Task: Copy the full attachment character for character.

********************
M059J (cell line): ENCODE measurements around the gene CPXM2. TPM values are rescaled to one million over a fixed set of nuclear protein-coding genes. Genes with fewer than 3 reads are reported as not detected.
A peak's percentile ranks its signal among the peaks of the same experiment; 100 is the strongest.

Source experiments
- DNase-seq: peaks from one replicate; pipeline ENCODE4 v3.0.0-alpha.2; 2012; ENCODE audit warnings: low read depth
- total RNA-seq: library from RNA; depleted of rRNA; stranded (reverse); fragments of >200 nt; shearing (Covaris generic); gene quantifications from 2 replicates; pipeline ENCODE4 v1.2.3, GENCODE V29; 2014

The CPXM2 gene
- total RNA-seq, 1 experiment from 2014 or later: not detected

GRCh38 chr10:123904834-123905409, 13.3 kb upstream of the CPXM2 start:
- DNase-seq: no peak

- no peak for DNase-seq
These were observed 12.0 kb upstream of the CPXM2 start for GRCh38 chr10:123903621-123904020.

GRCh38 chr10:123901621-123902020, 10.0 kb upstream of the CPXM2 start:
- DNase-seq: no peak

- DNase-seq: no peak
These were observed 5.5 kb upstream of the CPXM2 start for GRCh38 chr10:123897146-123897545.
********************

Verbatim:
M059J (cell line): ENCODE measurements around the gene CPXM2. TPM values are rescaled to one million over a fixed set of nuclear protein-coding genes. Genes with fewer than 3 reads are reported as not detected.
A peak's percentile ranks its signal among the peaks of the same experiment; 100 is the strongest.

Source experiments
- DNase-seq: peaks from one replicate; pipeline ENCODE4 v3.0.0-alpha.2; 2012; ENCODE audit warnings: low read depth
- total RNA-seq: library from RNA; depleted of rRNA; stranded (reverse); fragments of >200 nt; shearing (Covaris generic); gene quantifications from 2 replicates; pipeline ENCODE4 v1.2.3, GENCODE V29; 2014

The CPXM2 gene
- total RNA-seq, 1 experiment from 2014 or later: not detected

GRCh38 chr10:123904834-123905409, 13.3 kb upstream of the CPXM2 start:
- DNase-seq: no peak

- no peak for DNase-seq
These were observed 12.0 kb upstream of the CPXM2 start for GRCh38 chr10:123903621-123904020.

GRCh38 chr10:123901621-123902020, 10.0 kb upstream of the CPXM2 start:
- DNase-seq: no peak

- DNase-seq: no peak
These were observed 5.5 kb upstream of the CPXM2 start for GRCh38 chr10:123897146-123897545.